Alan Rudolph’s third film and the first of eight films in the archives Certainly Rudolph is the most Altman-like of all the Altman acolytes—he worked with him and on projects like Nashville and The Long Goodbye as second assistant director—this is “Robert Altman presents” before the title and heavily influenced by Nashville. It is an ensemble portrait of a town and time with music playing a central part (this has Richard Baskin- who wrote songs for Nashville pervading throughout the film, shots of him in a recording studio) The cast is all Altman, too—Geraldine Chaplin (Nashville), Keith Carradine (Thieves

Welcome to L.A. – 1976 Rudolph2022-01-03T16:00:25+00:00

The 155th Best Director of All-Time: Jean Cocteau

Cocteau. Cocteau may be the most inventive mind in an arftorm filled with geniuses-- some of the 20th and 21st century’s greatest artists. His case is those top two films—both on the top 100 of their respective decade—and his influence. In many ways he’s the godfather of fantasy. The case against Cocteau is the lack of body of work here- Cocteau wasn’t just a filmmaker- he was a poet and the depth here in the filmography is telling (3 total archiveable films). Best film: Beauty and the Beast. I wouldn’t have a big problem if someone wanted to argue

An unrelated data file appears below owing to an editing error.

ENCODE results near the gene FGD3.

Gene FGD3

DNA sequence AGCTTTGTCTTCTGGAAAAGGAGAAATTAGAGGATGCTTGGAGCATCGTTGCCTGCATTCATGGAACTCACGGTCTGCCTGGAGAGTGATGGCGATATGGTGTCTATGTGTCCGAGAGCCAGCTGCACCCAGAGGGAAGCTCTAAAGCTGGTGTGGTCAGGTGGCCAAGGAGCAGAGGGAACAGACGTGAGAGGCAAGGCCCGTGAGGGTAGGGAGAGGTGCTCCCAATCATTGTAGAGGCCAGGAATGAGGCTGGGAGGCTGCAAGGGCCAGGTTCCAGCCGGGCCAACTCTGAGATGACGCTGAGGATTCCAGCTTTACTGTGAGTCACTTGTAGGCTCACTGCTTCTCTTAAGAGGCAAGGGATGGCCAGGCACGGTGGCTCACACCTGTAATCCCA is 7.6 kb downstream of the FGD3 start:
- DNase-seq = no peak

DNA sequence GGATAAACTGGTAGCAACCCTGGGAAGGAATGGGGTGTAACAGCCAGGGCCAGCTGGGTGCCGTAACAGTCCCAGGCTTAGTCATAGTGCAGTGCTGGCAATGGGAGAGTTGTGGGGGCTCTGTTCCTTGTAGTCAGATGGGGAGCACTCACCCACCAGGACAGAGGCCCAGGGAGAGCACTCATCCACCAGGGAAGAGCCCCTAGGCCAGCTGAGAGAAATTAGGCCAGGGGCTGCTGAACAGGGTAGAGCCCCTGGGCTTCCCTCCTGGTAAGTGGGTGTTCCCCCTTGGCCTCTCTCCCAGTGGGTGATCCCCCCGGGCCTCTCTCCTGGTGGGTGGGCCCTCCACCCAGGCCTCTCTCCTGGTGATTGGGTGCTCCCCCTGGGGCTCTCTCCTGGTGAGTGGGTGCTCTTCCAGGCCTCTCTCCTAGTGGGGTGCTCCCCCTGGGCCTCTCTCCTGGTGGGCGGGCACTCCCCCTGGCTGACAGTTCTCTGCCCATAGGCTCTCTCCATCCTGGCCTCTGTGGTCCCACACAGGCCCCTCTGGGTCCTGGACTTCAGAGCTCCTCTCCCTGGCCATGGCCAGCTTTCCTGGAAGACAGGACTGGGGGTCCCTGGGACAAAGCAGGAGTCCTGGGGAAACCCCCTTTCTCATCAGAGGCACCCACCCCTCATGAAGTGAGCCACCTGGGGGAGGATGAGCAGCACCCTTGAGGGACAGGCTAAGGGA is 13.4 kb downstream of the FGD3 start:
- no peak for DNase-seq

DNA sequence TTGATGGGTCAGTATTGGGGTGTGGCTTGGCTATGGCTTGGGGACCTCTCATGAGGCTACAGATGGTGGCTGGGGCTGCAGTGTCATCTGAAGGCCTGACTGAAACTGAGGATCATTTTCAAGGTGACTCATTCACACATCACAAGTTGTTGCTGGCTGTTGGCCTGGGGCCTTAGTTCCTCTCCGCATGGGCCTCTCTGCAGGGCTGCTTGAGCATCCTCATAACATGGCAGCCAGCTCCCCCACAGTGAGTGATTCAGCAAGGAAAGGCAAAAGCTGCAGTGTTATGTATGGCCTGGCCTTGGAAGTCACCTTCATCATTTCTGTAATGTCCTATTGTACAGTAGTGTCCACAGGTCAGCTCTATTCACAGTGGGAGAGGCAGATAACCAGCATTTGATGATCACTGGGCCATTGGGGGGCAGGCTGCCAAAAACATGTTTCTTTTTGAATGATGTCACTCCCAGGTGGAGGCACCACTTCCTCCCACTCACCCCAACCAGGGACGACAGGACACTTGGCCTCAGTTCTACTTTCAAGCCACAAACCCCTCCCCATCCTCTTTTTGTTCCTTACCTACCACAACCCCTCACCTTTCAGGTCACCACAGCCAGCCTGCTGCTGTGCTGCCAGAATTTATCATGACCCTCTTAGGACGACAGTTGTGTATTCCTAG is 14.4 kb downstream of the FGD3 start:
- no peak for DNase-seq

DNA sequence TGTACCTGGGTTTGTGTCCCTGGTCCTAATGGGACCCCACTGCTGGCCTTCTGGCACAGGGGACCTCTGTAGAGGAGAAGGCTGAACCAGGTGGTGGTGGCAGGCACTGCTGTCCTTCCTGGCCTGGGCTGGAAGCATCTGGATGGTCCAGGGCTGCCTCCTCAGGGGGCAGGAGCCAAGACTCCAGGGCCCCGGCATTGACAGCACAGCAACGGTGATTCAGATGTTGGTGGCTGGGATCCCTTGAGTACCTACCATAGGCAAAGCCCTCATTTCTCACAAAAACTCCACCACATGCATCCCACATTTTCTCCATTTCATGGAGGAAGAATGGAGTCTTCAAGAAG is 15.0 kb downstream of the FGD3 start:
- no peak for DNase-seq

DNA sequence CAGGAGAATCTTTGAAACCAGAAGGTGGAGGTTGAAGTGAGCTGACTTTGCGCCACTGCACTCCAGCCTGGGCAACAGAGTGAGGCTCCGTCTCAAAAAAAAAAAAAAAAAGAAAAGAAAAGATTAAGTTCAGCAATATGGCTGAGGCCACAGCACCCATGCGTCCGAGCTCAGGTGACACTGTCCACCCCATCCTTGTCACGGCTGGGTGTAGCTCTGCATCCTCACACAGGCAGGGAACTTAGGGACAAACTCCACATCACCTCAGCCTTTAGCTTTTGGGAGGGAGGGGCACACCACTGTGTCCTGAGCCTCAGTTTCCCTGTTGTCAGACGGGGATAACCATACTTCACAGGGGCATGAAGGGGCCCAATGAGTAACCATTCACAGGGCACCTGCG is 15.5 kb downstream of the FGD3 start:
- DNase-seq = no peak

The 155th Best Director of All-Time: Jean Cocteau2020-07-03T10:28:27+00:00

Birdman or (The Unexpected Virtue of Ignorance) – 2014 Iñárritu

Three viewings- two in theater in 2014 and again February 2020Utterly astonishing cinematography in the Bordwell definition of cinematography—the camerawork—audacious--- Iñárritu is a virtuoso--- it is Rope, Russian Ark, The Shining, I Am Cuba- Iñárritu talks about I Am Cuba and Ophüls but the hidden cuts here (16 visible edits) line up a bit better with Rope (even if I agree with him that the free flowing nature of the camera is closer to La Ronde or something). I actually admire how innovative each invisible edit is—whether they tilt the camera to the sky or use a blank canvas—each

Birdman or (The Unexpected Virtue of Ignorance) – 2014 Iñárritu2020-07-03T10:28:27+00:00
Go to Top